Companies like Regus and Servcorp have been around for decades offering users a serviced office product not too removed from the “flexible” or “coworking” offers we see much more of today. The rise, and more recent fall, of WeWork though has put a former mundane sector under the microscope.
All it took to elevate the beige-painted, fluorescently-lit serviced office concept to a higher plane in our collective consciousness was fresh paint, free-flowing kombucha, a charismatic CEO, and a mission statement differentiating the WeWork business model from its many “office hotel”1 peers.
As a result, the coworking movement has been tethered to the highs and lows of WeWork’s seemingly endless expansion. Until the failure of The We Company’s proposed US$47 billion2 IPO, which has now been scrapped, that is.
AREIT investors are now surveying the discrete impacts of WeWork’s current travails. Of more importance are the system-wide implications of a potential collapse. What might be the lasting effects on tenant behaviours and expectations that this and other co-working groups have spawned?
Despite the illusion of difference, WeWork’s business model was little different to that of other coworking companies; sign-up for real estate on long term leases at a rent lower than the one being charged to end users on a far shorter time frame. That’s coworking in a nutshell.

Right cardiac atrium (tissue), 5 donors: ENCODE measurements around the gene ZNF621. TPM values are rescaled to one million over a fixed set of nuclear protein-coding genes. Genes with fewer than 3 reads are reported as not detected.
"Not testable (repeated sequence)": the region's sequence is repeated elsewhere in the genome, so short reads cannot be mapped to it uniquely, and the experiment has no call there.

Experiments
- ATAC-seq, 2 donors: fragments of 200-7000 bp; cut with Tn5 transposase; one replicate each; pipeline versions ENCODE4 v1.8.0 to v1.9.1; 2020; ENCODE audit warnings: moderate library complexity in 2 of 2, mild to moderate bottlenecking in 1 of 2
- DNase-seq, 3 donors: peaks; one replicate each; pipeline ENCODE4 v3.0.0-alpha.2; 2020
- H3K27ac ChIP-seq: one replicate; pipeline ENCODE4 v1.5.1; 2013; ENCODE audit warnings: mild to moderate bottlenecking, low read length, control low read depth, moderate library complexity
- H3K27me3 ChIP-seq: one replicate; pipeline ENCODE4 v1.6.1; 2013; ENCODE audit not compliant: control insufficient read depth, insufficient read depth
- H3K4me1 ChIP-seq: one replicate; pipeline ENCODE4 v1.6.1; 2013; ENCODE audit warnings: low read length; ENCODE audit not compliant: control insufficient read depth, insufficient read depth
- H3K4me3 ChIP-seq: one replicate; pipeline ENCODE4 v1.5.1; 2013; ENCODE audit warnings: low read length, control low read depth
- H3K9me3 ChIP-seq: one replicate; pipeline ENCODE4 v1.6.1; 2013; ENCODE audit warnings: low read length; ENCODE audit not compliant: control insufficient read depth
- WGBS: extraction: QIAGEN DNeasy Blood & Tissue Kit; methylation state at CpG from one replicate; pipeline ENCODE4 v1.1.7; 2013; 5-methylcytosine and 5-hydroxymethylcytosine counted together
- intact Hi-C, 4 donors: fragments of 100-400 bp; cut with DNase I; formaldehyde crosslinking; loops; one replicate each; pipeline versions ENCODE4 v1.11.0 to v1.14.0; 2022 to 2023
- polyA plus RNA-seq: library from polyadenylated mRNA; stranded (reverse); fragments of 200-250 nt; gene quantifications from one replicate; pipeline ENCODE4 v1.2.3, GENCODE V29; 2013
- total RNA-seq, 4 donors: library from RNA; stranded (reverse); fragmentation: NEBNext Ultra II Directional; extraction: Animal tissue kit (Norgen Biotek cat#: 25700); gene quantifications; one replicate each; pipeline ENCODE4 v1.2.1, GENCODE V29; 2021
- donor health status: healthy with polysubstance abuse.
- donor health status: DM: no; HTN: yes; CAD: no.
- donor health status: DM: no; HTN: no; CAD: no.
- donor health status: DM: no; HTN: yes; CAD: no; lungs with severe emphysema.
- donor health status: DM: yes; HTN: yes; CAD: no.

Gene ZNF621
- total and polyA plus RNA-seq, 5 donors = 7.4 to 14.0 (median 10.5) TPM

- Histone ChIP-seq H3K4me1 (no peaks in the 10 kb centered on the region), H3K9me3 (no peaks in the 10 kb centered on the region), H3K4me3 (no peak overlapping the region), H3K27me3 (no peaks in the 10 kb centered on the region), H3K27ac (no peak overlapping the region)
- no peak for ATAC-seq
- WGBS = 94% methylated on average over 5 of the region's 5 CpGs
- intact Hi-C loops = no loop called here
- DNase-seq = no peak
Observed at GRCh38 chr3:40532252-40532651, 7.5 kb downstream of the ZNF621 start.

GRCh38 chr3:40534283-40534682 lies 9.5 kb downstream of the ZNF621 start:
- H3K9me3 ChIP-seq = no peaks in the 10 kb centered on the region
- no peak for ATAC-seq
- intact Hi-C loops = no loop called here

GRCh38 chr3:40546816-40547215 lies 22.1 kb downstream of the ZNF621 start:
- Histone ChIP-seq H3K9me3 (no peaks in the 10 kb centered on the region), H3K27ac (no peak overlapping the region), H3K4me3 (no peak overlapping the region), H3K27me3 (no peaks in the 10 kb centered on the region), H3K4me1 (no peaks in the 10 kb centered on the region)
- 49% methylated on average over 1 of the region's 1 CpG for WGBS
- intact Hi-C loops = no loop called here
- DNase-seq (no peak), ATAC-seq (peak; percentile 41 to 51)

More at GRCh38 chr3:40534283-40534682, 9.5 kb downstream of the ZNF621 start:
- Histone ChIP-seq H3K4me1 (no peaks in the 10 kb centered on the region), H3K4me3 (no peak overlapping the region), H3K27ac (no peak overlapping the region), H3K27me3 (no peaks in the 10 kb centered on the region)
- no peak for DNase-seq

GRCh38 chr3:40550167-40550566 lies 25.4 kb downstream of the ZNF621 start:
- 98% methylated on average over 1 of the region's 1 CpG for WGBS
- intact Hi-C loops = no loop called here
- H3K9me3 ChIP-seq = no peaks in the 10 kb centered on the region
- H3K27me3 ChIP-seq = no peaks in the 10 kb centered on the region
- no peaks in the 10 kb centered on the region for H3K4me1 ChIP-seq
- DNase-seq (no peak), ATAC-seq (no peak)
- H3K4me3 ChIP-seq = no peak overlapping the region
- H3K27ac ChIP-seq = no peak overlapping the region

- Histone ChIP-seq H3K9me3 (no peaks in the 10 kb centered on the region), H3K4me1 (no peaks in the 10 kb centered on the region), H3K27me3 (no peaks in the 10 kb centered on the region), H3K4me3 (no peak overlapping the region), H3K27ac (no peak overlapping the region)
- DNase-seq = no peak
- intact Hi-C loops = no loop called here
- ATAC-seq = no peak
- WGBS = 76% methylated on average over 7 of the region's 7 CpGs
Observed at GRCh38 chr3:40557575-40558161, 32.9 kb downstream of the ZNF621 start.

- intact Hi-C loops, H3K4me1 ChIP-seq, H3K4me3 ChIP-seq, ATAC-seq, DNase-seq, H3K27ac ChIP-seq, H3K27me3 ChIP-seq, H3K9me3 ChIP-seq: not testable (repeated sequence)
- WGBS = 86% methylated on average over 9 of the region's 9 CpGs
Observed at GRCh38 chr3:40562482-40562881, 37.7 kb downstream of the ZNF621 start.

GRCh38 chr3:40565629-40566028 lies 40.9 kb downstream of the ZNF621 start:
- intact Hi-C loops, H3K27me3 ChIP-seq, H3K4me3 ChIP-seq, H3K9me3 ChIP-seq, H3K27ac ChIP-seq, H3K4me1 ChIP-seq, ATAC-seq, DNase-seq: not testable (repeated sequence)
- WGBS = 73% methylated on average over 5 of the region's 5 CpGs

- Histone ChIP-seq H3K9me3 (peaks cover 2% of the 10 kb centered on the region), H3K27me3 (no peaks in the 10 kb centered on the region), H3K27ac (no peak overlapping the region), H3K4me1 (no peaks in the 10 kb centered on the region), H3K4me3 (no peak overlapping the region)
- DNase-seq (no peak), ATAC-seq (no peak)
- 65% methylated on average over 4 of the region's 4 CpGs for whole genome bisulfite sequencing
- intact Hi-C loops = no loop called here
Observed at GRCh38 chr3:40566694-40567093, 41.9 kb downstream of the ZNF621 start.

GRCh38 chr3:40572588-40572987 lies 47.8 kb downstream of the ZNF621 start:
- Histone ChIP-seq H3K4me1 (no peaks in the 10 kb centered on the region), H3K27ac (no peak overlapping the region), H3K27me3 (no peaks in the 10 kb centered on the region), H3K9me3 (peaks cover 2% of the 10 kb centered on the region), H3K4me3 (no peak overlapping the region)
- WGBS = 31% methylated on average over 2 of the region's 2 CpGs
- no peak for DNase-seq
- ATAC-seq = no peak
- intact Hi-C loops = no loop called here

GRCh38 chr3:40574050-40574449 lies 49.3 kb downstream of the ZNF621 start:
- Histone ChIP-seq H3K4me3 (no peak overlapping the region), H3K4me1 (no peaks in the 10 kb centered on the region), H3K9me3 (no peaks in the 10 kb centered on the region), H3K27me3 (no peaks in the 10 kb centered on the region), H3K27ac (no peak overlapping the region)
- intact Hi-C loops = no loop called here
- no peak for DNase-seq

Somewhere along the way aggressive expansion, the free flow of investor capital and public pronouncements of wanting to change the world blurred the line between tech unicorn and rental arbitrageur.
Regardless of WeWork’s longevity, coworking has broadened the appeal of office premises. That’s a good thing for the markets in which we invest. Nevertheless, we must assess the likely fallout from the potential demise of this interrupted disruptor.
Dexus Group (DXS.ASX) is the country’s largest listed office landlord. Currently, it has two tenancies leased to WeWork, comprising about 0.60% of the portfolio’s total income. Both spaces are located within the tightly-held Sydney market. We are told they enjoy 90-95% utilisation3. Among the AREITs in which we invest, the discrete impact of WeWork’s potential failure is minimal.
It’s also worth noting that other major AREIT office landlords, while happy to support multiple coworking brands, have been reticent to extend any level of portfolio access to WeWork due to concerns over the group’s lower-quality start-up, sole-proprietor tenant base.
What about the Sydney and Melbourne office markets, where AREITs have the greatest exposure? The rise of coworking has been swift. The sector now accounts for 23% of all net absorption since 20164.
While WeWork has been a large component of this growth, overall coworking tenant penetration remains low in absolute terms – less than 10% even in the cities like New York and London, where coworking has really taken hold. Relative to such cities, the market penetration in Sydney and Melbourne is even less.